The Portuguese colony of Macao in the 19th century. Mr. Clay is a very rich merchant and the subject of town gossip. He has spent many years in China and is now quite old. He likes his clerk Levinsky to read the company\'s accounts to him at night for relaxation.
Tonight Mr. Clay recounts a true story he heard years before about a rich man who paid a poor sailor 5 guineas to father a child with his beautiful young wife. Levinsky says that\'s a popular old sailor\'s legend and not true. Mr. Clay has no heir for his fortune and no wife either. He resolves to make the story true... Levinsky approaches Virginie, another clerk\'s mistress, and strikes a bargain for 300 guineas. Now to find the sailor...
Jeanne Moreau ... Virginie Ducrot
Orson Welles ... Mr. Charles Clay
Roger Coggio ... Elishama Levinsky
Norman Eshley ... Paul, the sailor
If you looking for action here or, if aware of the plot outline, expect a bit of soft porn, you will be disappointed. \"The Immortal Story\" is more of a visual and acoustic painting than a narrative. Especially since, according to another commentator, this was actor-director Welles\' first venture into colour, he has used the unaccustomed medium masterfully both in his interiors and exteriors, and with the addition of the strident and insistent cicadas and refreshing dawn chorus has rendered the subtropical oriental night and its golden dawn beautifully realistic.
The Orson Welles\' character, Charles Clay, a powerful expatriate merchant established in Macao, approaching seventy and dying from gout, is like a motionless fat spider in the centre of his web who controls everything and everybody within his range. As a control -freak he even wishes to make factual a much told sailors\' yarn about a couple manipulated through bribes and some coercion to go to bed together. He is obsessed with this story but cannot stand fiction, (he rails at his personal assistant, the Jew Lewinsky, against the biblical prophecies he reads to his master). Facts he already controls, fiction must also come under his sway.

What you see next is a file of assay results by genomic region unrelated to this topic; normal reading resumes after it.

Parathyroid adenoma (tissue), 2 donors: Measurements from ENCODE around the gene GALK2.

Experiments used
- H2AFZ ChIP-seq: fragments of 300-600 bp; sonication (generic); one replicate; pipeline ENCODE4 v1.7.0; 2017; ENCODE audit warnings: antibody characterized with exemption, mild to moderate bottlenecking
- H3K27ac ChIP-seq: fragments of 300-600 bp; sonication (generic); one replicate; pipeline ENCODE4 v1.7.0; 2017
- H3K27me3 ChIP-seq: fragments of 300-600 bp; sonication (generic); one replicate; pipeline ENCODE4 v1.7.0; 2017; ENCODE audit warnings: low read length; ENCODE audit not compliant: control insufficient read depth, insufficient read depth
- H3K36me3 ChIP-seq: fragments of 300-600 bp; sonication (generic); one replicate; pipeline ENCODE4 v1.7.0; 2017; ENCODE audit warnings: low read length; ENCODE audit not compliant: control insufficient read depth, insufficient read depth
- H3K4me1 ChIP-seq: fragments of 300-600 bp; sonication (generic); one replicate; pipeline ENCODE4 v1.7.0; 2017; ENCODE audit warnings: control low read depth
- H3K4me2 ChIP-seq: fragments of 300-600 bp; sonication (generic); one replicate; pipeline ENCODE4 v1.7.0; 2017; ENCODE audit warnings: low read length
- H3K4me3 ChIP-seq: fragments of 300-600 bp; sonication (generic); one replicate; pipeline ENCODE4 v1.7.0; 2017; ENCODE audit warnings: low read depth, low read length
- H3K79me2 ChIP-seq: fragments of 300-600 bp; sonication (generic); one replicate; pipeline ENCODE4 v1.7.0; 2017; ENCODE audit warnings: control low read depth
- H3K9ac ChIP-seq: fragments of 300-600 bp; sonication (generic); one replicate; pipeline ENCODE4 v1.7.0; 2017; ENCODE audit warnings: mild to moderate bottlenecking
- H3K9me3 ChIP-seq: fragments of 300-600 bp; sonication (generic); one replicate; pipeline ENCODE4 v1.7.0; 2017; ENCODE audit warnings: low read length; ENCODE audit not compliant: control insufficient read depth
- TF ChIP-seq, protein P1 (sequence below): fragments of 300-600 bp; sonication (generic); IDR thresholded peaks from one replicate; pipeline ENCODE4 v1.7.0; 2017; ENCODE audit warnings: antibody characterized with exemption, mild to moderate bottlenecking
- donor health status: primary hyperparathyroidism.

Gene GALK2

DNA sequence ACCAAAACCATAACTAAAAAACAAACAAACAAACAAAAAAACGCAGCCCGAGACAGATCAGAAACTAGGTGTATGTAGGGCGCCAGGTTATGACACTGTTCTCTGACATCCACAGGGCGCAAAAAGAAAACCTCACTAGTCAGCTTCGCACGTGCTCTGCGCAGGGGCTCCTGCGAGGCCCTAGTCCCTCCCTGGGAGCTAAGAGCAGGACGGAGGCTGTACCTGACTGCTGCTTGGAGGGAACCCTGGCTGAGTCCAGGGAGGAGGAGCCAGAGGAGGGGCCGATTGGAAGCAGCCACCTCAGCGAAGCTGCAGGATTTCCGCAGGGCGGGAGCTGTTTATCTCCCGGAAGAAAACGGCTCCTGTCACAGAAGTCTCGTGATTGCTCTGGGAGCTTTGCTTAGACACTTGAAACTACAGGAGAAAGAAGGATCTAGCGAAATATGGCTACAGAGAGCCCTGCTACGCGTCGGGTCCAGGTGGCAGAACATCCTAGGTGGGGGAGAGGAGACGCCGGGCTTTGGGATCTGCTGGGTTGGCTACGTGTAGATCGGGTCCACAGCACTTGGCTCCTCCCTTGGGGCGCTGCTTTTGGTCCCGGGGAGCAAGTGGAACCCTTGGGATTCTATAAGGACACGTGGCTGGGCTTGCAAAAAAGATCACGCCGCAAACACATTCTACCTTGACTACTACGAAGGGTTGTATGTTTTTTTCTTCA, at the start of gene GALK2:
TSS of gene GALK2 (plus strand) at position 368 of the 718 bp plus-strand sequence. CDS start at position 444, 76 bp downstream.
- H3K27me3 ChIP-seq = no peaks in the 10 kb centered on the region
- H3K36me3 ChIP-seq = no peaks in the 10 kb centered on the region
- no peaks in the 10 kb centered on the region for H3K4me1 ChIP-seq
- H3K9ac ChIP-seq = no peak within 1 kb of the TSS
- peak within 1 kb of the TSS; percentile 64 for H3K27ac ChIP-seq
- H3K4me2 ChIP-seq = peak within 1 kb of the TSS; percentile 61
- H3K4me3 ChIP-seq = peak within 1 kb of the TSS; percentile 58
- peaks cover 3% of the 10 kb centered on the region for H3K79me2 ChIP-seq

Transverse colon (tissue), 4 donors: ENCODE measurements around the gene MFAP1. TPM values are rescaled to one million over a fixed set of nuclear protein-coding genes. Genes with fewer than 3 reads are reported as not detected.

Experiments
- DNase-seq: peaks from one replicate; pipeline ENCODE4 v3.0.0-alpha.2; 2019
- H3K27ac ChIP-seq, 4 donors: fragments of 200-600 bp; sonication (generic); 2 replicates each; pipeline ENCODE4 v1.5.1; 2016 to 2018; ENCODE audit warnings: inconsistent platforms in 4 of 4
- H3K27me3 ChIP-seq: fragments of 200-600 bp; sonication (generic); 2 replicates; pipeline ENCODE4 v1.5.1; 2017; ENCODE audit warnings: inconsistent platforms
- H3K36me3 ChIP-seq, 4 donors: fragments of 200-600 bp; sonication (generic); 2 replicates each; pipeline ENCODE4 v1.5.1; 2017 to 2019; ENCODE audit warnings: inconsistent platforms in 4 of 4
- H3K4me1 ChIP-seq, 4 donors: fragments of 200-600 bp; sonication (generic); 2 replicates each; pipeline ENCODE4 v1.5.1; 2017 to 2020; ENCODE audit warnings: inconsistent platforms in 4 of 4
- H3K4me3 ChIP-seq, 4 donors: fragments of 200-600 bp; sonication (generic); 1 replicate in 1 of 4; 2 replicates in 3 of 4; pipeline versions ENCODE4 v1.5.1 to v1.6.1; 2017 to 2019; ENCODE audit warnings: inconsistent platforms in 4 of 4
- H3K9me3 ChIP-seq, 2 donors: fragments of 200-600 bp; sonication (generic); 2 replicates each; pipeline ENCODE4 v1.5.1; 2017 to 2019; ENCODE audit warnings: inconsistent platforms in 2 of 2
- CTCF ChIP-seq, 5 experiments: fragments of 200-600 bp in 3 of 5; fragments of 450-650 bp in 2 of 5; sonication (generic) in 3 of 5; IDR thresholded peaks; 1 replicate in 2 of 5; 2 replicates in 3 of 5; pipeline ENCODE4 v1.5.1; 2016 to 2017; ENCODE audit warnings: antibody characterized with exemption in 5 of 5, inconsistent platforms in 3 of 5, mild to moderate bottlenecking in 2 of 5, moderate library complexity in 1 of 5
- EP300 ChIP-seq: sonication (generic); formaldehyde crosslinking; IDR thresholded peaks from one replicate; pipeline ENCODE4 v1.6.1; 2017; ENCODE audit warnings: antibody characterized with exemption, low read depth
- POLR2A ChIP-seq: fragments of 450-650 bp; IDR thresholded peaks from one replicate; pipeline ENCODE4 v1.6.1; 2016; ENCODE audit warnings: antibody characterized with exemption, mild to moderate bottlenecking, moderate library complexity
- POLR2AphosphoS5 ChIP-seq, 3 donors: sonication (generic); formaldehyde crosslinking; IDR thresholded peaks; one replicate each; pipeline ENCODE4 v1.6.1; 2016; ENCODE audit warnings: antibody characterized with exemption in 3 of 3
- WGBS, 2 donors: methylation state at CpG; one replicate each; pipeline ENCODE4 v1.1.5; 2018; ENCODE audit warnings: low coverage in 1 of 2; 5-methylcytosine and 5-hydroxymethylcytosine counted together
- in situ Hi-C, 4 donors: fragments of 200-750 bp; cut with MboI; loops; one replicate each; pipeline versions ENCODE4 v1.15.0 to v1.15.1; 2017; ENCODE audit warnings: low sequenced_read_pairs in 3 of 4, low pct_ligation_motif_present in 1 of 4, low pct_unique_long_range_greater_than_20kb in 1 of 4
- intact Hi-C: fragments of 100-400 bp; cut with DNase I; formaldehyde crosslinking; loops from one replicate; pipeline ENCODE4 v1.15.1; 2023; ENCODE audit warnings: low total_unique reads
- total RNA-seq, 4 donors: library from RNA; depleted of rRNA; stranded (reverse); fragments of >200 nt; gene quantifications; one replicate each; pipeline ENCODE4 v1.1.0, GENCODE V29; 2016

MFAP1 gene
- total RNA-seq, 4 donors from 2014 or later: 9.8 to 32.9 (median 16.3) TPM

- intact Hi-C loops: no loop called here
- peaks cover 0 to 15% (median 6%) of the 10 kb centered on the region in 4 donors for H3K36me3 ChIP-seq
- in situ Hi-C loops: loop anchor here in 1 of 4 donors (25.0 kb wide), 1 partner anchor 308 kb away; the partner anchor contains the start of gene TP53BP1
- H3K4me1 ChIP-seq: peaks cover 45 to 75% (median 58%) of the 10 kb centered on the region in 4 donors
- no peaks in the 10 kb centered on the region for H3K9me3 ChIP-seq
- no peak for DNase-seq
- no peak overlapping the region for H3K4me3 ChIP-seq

The enforced but, from the point of view of both the bully Clay and his victims, successful liaison between Jeanne Moreau and the young Danish sailor (satisfactorily played by an obscure British actor), the latter losing his virginity in this encounter, is tasteful, beautiful and not in the least prurient. That is except for the D.O.M. (écouteur?)listening at the keyhole, whose nocturnal presence we, however, spontaneously forget about. The couple appear to fall in love under these strange circumstances, though future relations seem to be highly doubtful. Just a couple of points bother me here: when the sailor tells Moreau (whose character\'s name is significantly but inappropriately Virginie) that he is 17 and is informed by her that she also is 17, it is quite evident that both, and especially Mlle. Moreau, are much older Maybe we are to assume that she lied to the ingenuous young man in order not to spoil the idyllic illusion of love-at-first-sight. The other point worrying me is why the attentive Chinese servants, besides feeding him, neglect to give the young man a good bath as well, especially as he had refrained from entering Clay\'s open carriage explaining that he was covered in tar and would soil the upholstery. And so he enters the nuptial chamber in his original torn and filthy clothes. Who knows, perhaps a whiff of tar has aphrodisiac properties...